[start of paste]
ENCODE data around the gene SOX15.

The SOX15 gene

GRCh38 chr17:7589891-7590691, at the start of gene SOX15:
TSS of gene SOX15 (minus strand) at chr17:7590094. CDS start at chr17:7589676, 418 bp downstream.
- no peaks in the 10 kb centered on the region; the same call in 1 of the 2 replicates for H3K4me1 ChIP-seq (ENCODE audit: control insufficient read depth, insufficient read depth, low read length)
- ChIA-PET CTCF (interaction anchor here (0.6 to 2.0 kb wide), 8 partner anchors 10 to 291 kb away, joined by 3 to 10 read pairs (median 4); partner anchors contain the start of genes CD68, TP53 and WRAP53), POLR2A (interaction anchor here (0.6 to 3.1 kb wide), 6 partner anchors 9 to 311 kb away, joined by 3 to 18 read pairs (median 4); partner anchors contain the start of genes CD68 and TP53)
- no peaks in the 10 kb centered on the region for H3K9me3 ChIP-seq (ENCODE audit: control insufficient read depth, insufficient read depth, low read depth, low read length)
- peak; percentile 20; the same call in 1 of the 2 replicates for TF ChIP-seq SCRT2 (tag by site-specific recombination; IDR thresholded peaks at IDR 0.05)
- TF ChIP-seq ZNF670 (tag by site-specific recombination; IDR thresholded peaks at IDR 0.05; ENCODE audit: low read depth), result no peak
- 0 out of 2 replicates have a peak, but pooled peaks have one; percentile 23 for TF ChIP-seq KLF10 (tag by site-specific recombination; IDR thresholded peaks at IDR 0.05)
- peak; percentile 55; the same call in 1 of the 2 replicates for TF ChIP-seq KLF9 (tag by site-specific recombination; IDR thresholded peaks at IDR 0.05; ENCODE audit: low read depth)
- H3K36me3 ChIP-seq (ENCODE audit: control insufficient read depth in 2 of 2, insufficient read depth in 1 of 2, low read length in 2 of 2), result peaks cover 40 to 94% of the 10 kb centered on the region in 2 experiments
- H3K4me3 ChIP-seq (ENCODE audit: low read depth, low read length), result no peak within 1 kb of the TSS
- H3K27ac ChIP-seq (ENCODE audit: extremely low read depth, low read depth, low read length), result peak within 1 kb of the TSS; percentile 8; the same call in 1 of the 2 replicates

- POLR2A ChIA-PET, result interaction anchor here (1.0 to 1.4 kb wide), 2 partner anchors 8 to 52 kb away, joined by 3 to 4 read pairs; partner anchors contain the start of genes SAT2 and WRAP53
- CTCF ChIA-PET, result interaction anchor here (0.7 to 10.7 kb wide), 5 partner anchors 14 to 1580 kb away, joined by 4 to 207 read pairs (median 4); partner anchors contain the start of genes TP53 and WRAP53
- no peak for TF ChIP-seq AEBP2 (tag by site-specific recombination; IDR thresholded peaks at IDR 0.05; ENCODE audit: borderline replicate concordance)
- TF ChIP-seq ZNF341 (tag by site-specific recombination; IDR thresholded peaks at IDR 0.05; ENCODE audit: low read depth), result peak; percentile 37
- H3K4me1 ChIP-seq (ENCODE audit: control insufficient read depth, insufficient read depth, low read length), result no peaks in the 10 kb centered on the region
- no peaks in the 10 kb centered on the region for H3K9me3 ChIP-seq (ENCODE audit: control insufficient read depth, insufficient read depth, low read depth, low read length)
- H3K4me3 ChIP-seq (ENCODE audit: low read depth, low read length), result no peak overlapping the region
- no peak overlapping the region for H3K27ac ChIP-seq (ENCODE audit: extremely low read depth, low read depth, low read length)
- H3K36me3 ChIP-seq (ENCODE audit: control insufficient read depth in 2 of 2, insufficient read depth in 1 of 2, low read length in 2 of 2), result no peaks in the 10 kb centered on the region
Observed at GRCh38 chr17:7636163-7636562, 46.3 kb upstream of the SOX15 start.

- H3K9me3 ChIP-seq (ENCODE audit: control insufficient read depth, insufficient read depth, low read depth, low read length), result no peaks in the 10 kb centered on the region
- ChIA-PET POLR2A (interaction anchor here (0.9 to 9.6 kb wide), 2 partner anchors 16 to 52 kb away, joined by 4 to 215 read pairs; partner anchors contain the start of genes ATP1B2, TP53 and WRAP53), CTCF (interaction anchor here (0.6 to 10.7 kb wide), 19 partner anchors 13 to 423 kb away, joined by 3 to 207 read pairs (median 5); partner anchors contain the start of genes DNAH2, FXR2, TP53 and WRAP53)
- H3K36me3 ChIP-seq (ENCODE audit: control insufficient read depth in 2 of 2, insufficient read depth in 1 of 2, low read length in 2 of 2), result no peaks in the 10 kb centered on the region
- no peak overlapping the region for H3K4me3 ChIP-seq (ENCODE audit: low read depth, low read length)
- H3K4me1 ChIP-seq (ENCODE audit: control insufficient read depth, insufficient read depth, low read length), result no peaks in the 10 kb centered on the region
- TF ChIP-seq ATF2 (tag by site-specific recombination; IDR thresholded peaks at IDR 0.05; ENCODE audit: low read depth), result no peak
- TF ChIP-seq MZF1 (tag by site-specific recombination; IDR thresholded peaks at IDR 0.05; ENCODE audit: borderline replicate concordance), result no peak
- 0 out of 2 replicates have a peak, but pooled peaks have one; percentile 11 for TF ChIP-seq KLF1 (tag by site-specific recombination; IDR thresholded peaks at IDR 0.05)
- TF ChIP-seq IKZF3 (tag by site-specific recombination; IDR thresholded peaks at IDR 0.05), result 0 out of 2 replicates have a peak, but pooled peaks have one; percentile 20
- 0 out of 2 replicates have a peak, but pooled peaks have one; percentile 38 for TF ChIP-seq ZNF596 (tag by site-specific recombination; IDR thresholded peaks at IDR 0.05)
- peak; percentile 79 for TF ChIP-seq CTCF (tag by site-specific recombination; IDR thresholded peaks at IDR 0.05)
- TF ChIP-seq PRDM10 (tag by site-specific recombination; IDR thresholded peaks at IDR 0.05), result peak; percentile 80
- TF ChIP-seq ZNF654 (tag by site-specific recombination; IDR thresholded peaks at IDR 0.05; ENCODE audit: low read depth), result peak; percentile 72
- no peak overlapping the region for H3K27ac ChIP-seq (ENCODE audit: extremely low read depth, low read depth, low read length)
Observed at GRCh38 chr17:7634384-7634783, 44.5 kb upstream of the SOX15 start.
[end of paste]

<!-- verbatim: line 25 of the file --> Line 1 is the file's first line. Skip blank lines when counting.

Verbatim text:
- H3K9me3 ChIP-seq (ENCODE audit: control insufficient read depth, insufficient read depth, low read depth, low read length), result no peaks in the 10 kb centered on the region